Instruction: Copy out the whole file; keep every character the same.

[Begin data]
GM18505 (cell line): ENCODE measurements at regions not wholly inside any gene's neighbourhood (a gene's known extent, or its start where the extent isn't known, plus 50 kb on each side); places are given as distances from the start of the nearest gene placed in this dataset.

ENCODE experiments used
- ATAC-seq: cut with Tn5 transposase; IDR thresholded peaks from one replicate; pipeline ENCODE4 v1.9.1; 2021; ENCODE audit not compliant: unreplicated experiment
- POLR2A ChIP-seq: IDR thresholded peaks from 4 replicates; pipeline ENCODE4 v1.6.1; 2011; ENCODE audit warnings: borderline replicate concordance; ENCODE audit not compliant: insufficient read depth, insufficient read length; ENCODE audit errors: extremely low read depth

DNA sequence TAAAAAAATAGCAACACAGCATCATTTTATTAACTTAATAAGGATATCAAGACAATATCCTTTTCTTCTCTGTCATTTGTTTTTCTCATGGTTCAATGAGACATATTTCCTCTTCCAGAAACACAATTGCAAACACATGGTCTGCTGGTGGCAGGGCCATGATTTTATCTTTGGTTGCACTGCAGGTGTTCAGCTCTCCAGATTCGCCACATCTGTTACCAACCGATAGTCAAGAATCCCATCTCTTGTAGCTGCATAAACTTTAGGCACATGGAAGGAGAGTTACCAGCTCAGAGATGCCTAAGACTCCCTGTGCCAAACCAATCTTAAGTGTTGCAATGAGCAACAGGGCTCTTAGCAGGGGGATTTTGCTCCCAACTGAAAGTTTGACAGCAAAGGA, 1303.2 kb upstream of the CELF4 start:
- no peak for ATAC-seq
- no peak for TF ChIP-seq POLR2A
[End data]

GM18505 (cell line): ENCODE measurements at regions not wholly inside any gene's neighbourhood (a gene's known extent, or its start where the extent isn't known, plus 50 kb on each side); places are given as distances from the start of the nearest gene placed in this dataset.

ENCODE experiments used
- ATAC-seq: cut with Tn5 transposase; IDR thresholded peaks from one replicate; pipeline ENCODE4 v1.9.1; 2021; ENCODE audit not compliant: unreplicated experiment
- POLR2A ChIP-seq: IDR thresholded peaks from 4 replicates; pipeline ENCODE4 v1.6.1; 2011; ENCODE audit warnings: borderline replicate concordance; ENCODE audit not compliant: insufficient read depth, insufficient read length; ENCODE audit errors: extremely low read depth

DNA sequence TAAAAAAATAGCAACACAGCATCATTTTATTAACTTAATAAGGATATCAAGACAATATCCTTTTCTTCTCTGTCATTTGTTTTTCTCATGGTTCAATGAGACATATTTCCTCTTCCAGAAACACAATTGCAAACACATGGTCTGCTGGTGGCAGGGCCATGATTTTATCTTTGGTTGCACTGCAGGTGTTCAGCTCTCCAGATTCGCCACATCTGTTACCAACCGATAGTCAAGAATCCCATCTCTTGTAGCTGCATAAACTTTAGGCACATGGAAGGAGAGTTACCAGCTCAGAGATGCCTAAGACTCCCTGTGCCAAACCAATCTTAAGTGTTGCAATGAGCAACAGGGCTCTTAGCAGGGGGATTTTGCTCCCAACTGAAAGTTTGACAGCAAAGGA, 1303.2 kb upstream of the CELF4 start:
- no peak for ATAC-seq
- no peak for TF ChIP-seq POLR2A